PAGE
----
Travel demand policies for saving oil during a supply emergency

Robert B. Noland, William A. Cowart, Lewis M. Fulton

Research output: Contribution to journalArticlepeer-review

27 Scopus citations


An area of growing concern is the future stability of oil producing regions and the ability to maintain stability in international petroleum markets. The transport sector, in particular, is extremely vulnerable to short-term supply disruptions with consequent implications on economic activities in most countries. This paper analyses potential transport demand restraint strategies that could potentially mitigate the impact of short-term supply disruptions. Our analysis includes estimates of the potential fuel savings from several policies. Specifically, we examine various work-based policies (telecommuting, flexible work schedules), the potential of carpooling, speed limit reductions, driving bans and restrictions, increased public transport usage, and providing information on the effect of maintaining optimal tire pressures. The analysis uses various assumptions based on existing knowledge about how travelers may respond under emergency conditions to develop estimates of potential fuel savings. Results suggest that the most restrictive policies, such as driving bans and mandatory carpooling are the most effective. Other policies provide small reductions with some, such as telecommuting and flexible work schedules, having the potential to be easily implemented. Those policies, focussed on encouraging public transport use, are less effective and potentially more costly to implement.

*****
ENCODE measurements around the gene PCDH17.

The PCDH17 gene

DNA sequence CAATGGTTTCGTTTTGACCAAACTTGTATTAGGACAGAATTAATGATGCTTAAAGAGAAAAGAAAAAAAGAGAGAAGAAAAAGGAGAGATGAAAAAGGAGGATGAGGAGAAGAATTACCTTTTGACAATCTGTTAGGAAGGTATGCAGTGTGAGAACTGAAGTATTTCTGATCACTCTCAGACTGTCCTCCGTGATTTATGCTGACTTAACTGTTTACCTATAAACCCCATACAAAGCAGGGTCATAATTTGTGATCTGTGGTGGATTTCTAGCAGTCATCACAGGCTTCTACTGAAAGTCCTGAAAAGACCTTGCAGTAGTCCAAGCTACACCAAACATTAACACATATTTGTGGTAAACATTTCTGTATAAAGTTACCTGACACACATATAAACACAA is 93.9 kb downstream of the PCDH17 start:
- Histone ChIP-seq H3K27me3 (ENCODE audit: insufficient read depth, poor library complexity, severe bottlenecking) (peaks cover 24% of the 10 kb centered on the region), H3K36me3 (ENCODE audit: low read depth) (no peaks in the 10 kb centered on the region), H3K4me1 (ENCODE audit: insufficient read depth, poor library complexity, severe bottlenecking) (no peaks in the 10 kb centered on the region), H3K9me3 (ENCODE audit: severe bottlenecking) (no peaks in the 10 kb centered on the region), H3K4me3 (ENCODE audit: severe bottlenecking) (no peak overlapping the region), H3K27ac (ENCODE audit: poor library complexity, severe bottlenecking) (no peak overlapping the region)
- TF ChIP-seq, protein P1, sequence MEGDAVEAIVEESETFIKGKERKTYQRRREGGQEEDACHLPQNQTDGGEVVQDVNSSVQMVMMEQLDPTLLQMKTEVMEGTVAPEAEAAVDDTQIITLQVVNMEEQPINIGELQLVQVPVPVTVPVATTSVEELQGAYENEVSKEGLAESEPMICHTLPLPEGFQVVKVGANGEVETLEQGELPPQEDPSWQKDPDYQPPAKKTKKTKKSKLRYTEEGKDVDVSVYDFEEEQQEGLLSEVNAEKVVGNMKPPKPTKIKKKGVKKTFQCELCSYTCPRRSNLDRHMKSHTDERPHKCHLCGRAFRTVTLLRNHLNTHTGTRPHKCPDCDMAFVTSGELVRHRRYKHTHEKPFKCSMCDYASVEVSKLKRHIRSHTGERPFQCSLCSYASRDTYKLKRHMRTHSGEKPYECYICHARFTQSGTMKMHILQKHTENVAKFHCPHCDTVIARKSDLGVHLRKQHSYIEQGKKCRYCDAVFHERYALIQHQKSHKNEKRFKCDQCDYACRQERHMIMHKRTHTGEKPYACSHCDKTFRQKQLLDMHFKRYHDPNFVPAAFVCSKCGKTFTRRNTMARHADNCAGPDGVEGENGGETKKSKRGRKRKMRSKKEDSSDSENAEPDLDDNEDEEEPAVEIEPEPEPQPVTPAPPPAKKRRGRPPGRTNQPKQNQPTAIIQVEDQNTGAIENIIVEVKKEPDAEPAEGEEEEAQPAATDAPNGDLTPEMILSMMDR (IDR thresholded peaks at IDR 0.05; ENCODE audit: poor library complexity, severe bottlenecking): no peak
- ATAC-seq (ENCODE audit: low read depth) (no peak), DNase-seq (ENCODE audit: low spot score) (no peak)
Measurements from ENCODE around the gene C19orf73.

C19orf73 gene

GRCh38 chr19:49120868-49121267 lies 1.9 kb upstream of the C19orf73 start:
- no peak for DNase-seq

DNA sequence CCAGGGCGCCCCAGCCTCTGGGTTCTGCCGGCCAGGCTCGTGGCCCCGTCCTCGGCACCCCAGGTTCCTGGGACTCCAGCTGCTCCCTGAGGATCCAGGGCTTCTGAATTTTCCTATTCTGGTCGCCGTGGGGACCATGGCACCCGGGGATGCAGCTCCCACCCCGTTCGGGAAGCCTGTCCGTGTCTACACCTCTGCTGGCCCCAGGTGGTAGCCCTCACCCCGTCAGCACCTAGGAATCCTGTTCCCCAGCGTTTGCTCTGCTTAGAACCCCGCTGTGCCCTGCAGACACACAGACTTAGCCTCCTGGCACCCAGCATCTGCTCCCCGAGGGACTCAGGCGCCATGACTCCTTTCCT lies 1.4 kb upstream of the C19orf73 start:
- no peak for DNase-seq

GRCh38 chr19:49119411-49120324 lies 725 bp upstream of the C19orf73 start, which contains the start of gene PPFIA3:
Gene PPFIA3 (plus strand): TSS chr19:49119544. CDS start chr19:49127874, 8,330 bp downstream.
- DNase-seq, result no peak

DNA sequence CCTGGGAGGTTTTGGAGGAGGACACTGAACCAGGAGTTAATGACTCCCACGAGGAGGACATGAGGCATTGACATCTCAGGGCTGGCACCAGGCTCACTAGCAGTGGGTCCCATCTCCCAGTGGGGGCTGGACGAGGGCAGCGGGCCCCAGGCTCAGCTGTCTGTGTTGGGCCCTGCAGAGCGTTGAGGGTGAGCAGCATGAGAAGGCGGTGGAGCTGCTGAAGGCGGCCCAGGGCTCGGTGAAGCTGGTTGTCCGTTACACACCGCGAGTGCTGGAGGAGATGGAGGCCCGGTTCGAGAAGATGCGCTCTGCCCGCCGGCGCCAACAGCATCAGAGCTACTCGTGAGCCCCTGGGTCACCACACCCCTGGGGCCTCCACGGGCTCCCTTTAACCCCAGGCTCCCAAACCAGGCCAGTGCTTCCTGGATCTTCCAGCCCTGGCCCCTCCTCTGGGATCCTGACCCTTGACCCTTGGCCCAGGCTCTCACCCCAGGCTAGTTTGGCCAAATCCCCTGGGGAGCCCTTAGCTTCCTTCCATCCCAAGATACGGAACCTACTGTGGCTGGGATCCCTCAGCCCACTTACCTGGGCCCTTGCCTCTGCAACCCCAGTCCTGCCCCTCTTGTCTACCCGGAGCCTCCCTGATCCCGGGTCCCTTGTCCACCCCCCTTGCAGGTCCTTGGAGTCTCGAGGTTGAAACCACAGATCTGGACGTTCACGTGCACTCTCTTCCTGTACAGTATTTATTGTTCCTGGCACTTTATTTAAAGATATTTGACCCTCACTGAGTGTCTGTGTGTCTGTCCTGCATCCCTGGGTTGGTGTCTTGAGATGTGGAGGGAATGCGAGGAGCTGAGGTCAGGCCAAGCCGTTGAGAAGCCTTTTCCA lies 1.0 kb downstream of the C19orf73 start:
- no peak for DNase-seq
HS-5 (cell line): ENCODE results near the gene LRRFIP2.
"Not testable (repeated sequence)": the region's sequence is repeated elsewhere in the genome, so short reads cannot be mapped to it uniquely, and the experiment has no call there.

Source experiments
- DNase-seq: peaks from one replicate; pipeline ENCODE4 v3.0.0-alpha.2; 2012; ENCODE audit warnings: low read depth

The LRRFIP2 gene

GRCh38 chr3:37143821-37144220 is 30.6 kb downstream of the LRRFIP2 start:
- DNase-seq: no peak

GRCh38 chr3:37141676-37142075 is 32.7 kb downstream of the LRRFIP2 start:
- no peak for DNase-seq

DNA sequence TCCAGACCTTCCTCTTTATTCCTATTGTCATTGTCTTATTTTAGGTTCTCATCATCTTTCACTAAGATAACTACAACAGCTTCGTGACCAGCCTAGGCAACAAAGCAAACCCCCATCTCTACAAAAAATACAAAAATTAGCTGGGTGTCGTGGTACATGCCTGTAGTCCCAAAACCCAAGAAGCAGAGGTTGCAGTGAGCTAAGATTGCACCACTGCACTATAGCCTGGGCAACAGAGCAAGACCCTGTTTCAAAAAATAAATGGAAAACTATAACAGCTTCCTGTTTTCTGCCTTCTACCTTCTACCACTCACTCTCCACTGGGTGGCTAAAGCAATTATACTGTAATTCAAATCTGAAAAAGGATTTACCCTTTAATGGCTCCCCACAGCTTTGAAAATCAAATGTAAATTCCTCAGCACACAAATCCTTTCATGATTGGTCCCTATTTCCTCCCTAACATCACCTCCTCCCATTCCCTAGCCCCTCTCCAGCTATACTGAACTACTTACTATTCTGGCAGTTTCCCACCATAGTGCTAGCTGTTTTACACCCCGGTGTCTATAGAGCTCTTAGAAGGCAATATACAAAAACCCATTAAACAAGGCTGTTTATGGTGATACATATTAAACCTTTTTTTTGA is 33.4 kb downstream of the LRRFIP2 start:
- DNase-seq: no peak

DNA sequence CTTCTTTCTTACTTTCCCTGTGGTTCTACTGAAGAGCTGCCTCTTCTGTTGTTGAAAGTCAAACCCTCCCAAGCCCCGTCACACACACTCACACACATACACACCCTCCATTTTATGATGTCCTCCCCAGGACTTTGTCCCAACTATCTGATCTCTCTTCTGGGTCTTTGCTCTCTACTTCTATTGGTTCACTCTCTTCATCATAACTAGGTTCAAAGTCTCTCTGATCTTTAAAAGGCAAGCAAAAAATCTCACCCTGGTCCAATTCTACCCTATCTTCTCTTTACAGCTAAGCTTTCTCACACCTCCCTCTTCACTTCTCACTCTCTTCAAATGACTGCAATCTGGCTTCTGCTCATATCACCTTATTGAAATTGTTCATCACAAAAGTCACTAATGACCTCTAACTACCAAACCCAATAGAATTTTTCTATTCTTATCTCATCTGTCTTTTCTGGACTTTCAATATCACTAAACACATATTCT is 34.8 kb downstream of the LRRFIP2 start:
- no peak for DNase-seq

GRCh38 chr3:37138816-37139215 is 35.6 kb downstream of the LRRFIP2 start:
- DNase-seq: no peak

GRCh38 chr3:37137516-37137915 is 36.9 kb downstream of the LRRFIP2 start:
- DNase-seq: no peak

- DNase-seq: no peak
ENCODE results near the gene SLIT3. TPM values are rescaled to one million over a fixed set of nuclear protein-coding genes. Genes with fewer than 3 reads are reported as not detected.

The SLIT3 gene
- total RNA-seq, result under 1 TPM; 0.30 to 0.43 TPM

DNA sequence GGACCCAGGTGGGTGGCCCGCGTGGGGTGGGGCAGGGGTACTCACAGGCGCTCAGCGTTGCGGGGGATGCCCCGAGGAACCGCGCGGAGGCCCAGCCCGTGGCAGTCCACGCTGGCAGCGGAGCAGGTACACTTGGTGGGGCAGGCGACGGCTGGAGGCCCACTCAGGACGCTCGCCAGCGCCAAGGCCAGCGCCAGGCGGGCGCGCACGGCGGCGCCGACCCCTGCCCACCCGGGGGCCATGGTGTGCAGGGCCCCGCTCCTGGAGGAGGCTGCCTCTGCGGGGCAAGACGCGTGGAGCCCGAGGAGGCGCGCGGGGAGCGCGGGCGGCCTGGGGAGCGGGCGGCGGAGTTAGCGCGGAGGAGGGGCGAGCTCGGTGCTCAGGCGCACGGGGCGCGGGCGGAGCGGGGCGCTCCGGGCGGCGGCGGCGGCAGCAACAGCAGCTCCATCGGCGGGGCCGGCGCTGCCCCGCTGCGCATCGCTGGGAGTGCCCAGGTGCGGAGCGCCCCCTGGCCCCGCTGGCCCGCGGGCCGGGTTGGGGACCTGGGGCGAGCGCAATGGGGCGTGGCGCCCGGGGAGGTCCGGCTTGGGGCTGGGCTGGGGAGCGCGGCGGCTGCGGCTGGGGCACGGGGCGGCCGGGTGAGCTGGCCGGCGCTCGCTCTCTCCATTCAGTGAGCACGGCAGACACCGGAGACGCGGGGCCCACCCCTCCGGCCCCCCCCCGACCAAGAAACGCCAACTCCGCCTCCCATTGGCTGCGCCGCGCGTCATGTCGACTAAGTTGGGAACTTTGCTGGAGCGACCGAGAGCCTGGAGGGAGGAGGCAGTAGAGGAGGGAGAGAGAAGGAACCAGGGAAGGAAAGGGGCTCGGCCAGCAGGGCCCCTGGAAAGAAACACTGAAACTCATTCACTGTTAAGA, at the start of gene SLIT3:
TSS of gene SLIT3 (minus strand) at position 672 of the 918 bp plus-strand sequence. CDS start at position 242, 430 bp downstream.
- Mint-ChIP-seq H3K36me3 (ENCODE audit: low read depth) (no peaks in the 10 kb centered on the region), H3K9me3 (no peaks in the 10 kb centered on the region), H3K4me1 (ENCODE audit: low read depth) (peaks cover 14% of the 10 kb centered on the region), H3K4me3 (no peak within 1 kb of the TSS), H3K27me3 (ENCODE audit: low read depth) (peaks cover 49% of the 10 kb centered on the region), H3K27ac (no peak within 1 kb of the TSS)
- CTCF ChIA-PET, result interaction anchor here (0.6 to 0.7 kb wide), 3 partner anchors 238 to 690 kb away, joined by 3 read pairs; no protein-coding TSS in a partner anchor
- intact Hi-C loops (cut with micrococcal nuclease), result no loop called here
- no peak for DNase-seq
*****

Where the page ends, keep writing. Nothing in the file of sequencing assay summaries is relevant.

Original languageEnglish (US)
Pages (from-to)2994-3005
Number of pages12
JournalEnergy Policy
Issue number17
StatePublished - Nov 1 2006
Externally publishedYes

All Science Journal Classification (ASJC) codes

  • Energy(all)
  • Management, Monitoring, Policy and Law


  • Emergency planning
  • Oil supply disruptions
  • Transport demand management

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